If politicians aren’t looking at this issue, others are. For example, in our book Changing Places: Making a Success of Succession Planning for Entrepreneurs and Family Business Owners,  co-author Moss A. Jackson, PhD and I provide a path for business owners to develop and execute their own customized succession plans to secure the future for themselves, their families and their employees. Jack Beauregard, founder of the Successful Transition Planning Institute, in his book Finding Your New Owner: For Your Business, For Your Life, tackles the same issues with a structured transition planning approach for Baby Boomer business owners.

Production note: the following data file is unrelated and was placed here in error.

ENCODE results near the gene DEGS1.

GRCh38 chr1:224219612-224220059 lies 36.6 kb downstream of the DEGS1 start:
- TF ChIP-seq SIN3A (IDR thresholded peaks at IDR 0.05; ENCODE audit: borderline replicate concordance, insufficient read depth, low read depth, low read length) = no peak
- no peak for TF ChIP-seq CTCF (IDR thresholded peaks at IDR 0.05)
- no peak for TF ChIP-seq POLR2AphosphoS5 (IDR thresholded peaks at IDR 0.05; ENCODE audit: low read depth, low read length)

We encourage Baby Boomer business owners to wake up to the reality of their situation, and face up to the challenge. There is too much at risk to simply do nothing and hope for the best. If you own a business, start planning for the “life-after-exit” you want to lead, making sure that your business, with all that it creates for your family, employees and the economy, survives for generations to come.

[This post was co-authored with Alan Engelstad and Karl Moore. It first appeared, in somewhat shorter form and with a different title, on December 7, 2012 in Karl Moore’s blog at Alan Engelstad  designs innovative management transitions with Designed Outcomes and is an Adjunct Professor at the Desaultel Faculty of Management, McGill University. Karl Moore is an Associate Professor at McGill University, Montreal, Canada, and teaches and writes about how leadership must be rethought.]